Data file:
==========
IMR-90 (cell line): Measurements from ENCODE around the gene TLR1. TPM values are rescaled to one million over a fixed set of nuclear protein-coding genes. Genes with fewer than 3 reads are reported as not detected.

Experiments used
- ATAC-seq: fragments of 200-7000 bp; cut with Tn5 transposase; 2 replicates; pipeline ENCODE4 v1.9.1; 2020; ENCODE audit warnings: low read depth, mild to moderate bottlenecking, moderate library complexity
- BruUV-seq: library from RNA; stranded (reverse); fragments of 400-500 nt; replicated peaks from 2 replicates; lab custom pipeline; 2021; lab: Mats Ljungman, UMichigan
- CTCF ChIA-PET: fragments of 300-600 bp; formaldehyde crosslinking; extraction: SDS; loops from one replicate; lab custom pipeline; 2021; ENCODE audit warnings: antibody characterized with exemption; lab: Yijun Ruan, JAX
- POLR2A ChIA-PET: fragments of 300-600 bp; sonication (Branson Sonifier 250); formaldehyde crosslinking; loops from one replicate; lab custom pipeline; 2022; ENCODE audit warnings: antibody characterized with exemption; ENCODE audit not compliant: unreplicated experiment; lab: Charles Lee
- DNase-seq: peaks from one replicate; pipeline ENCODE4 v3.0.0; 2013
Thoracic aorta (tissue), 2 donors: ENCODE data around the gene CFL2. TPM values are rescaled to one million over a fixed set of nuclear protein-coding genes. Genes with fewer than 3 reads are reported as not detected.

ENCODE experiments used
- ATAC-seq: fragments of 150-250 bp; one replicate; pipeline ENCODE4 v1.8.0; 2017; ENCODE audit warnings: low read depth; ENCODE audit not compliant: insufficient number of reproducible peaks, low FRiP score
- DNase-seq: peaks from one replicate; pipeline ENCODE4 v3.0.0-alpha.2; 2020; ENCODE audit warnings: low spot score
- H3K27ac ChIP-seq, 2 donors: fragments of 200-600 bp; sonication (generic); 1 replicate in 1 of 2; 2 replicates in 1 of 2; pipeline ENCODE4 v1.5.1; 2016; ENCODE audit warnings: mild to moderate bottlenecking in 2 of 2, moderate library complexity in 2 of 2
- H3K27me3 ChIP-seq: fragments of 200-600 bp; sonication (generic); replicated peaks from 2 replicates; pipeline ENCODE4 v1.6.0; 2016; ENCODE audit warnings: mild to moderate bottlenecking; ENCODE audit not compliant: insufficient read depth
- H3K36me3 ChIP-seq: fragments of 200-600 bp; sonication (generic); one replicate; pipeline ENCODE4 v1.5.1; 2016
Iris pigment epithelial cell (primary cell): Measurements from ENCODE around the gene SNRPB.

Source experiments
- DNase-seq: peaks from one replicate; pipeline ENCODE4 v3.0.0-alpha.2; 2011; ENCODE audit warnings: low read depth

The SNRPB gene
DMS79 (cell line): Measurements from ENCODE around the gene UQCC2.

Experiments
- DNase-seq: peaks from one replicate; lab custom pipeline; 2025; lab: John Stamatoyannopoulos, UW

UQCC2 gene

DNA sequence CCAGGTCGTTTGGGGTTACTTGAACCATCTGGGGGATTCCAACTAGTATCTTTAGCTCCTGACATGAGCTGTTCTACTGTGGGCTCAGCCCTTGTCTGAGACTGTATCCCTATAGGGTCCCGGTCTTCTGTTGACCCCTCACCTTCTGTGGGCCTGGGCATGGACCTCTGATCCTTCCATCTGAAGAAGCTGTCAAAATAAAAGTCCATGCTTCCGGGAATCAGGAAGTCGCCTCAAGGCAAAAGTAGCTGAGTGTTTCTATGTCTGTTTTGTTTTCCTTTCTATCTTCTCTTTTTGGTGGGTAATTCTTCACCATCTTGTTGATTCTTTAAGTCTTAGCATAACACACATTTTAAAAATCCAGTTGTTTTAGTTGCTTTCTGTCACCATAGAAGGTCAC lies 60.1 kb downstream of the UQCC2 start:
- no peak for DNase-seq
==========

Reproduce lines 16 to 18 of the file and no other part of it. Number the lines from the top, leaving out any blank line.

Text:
Source experiments
- DNase-seq: peaks from one replicate; pipeline ENCODE4 v3.0.0-alpha.2; 2011; ENCODE audit warnings: low read depth

The SNRPB gene